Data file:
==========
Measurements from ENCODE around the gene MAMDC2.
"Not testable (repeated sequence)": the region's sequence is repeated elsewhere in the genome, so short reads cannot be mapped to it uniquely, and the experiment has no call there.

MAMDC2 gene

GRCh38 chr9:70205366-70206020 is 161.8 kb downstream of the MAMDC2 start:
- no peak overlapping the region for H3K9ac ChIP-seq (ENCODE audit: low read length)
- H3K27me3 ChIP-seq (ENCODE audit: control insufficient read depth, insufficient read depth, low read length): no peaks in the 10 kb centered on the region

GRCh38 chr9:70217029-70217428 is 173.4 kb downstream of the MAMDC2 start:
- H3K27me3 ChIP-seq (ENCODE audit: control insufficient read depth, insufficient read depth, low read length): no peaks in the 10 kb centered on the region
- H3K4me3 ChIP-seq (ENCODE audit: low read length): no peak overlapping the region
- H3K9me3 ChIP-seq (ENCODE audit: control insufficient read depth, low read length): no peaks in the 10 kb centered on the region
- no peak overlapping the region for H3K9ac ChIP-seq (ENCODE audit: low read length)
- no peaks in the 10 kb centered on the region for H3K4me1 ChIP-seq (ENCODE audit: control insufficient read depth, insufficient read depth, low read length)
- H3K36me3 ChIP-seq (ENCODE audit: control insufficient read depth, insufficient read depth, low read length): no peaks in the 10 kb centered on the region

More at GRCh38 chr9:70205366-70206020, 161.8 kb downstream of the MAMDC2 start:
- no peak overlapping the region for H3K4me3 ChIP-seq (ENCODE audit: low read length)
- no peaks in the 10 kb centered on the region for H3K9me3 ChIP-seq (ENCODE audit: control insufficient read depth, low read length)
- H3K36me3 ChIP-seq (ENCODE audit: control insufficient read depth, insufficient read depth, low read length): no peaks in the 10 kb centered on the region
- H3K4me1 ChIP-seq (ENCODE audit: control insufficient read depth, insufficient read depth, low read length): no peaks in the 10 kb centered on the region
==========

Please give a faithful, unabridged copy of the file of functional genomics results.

Measurements from ENCODE around the gene MAMDC2.
"Not testable (repeated sequence)": the region's sequence is repeated elsewhere in the genome, so short reads cannot be mapped to it uniquely, and the experiment has no call there.

MAMDC2 gene

GRCh38 chr9:70205366-70206020 is 161.8 kb downstream of the MAMDC2 start:
- no peak overlapping the region for H3K9ac ChIP-seq (ENCODE audit: low read length)
- H3K27me3 ChIP-seq (ENCODE audit: control insufficient read depth, insufficient read depth, low read length): no peaks in the 10 kb centered on the region

GRCh38 chr9:70217029-70217428 is 173.4 kb downstream of the MAMDC2 start:
- H3K27me3 ChIP-seq (ENCODE audit: control insufficient read depth, insufficient read depth, low read length): no peaks in the 10 kb centered on the region
- H3K4me3 ChIP-seq (ENCODE audit: low read length): no peak overlapping the region
- H3K9me3 ChIP-seq (ENCODE audit: control insufficient read depth, low read length): no peaks in the 10 kb centered on the region
- no peak overlapping the region for H3K9ac ChIP-seq (ENCODE audit: low read length)
- no peaks in the 10 kb centered on the region for H3K4me1 ChIP-seq (ENCODE audit: control insufficient read depth, insufficient read depth, low read length)
- H3K36me3 ChIP-seq (ENCODE audit: control insufficient read depth, insufficient read depth, low read length): no peaks in the 10 kb centered on the region

More at GRCh38 chr9:70205366-70206020, 161.8 kb downstream of the MAMDC2 start:
- no peak overlapping the region for H3K4me3 ChIP-seq (ENCODE audit: low read length)
- no peaks in the 10 kb centered on the region for H3K9me3 ChIP-seq (ENCODE audit: control insufficient read depth, low read length)
- H3K36me3 ChIP-seq (ENCODE audit: control insufficient read depth, insufficient read depth, low read length): no peaks in the 10 kb centered on the region
- H3K4me1 ChIP-seq (ENCODE audit: control insufficient read depth, insufficient read depth, low read length): no peaks in the 10 kb centered on the region